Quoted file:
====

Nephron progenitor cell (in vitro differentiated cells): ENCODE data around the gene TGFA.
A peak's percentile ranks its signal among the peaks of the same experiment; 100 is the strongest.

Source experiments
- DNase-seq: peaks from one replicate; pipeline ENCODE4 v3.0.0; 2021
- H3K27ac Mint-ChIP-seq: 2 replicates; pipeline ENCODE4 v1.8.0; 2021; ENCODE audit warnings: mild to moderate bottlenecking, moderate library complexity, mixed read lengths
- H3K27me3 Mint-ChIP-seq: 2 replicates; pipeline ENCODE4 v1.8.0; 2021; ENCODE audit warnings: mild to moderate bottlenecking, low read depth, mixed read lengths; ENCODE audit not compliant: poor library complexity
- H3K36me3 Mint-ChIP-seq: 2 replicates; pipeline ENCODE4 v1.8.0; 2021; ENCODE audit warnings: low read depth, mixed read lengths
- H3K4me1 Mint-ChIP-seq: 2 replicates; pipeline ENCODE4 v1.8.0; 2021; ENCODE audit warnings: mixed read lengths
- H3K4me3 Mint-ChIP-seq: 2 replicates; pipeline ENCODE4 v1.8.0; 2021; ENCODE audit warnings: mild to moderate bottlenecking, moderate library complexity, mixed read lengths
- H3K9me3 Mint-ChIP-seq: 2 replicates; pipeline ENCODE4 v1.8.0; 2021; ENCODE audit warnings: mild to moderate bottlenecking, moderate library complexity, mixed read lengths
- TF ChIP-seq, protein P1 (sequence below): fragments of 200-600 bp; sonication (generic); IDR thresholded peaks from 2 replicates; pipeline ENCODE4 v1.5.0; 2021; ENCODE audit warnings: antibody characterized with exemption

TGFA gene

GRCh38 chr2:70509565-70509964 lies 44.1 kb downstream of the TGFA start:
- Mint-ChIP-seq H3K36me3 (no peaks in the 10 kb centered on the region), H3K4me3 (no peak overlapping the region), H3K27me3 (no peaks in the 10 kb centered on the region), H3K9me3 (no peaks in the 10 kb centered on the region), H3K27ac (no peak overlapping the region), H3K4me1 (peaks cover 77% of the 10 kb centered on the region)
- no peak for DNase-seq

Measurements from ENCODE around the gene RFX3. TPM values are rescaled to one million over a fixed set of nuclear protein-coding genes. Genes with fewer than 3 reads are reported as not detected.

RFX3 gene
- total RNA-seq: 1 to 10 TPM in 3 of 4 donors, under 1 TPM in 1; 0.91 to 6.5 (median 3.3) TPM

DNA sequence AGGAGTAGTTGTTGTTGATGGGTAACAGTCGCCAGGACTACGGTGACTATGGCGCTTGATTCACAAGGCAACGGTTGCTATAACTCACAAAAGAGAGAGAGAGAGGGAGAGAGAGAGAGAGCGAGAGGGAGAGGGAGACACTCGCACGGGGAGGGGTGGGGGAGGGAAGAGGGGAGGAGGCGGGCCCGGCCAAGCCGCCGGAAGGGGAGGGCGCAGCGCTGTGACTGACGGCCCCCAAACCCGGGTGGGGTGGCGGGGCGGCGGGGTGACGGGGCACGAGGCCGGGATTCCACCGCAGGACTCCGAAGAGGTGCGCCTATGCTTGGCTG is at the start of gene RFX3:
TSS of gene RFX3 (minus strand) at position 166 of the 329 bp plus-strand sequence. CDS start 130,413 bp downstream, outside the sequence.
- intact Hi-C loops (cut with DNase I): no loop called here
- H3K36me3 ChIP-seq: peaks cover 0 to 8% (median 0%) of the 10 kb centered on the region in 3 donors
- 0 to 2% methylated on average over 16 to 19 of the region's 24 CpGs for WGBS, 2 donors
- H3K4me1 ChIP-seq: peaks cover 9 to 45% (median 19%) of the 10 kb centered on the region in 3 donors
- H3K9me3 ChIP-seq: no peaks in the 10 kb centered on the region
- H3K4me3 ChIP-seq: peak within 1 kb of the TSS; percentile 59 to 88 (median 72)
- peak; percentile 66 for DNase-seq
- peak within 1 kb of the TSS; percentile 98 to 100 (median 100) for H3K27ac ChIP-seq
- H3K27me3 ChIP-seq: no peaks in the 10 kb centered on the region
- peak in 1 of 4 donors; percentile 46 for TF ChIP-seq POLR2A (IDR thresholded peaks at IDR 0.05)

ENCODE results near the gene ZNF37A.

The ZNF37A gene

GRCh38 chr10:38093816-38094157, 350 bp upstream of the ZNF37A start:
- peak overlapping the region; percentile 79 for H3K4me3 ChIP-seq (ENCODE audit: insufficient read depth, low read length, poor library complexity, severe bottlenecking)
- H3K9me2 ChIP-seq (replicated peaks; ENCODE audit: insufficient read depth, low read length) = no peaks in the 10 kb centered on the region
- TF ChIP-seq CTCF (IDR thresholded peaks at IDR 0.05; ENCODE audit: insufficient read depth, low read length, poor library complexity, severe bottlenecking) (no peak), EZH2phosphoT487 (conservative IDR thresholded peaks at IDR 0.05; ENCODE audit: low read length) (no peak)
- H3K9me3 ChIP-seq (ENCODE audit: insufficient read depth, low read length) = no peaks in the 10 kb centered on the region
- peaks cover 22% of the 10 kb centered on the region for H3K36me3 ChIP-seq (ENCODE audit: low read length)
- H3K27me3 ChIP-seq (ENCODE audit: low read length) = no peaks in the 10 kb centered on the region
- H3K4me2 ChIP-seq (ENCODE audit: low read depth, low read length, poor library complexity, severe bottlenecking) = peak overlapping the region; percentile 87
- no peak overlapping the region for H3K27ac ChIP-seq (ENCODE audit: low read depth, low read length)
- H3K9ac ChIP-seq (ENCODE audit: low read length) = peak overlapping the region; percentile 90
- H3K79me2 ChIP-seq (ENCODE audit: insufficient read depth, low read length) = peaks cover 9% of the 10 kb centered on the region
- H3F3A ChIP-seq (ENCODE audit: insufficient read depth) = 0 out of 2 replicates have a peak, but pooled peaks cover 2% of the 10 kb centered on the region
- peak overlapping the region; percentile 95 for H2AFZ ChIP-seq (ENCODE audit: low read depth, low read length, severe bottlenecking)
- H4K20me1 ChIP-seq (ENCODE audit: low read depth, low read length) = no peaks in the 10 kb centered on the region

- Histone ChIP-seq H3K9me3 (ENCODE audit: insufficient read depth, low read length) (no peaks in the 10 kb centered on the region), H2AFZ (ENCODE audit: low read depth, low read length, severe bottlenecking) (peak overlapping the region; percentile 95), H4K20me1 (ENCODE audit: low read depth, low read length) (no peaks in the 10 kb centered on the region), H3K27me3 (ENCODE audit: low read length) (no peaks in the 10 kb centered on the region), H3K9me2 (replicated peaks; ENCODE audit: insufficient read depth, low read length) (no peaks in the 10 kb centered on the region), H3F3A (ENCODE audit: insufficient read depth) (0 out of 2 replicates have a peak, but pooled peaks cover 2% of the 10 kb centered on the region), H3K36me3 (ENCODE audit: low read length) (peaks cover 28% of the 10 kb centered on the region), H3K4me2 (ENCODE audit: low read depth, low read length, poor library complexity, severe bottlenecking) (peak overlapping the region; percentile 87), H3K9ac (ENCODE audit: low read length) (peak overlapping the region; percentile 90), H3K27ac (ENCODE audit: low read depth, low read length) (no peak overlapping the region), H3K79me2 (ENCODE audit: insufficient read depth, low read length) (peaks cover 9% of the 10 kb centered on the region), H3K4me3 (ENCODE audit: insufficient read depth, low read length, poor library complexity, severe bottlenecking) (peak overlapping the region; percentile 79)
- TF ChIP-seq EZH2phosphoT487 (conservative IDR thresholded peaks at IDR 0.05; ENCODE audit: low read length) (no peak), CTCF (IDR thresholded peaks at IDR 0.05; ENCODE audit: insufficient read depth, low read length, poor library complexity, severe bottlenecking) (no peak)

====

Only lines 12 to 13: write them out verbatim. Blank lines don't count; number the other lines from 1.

TGFA gene

GRCh38 chr2:70509565-70509964 lies 44.1 kb downstream of the TGFA start: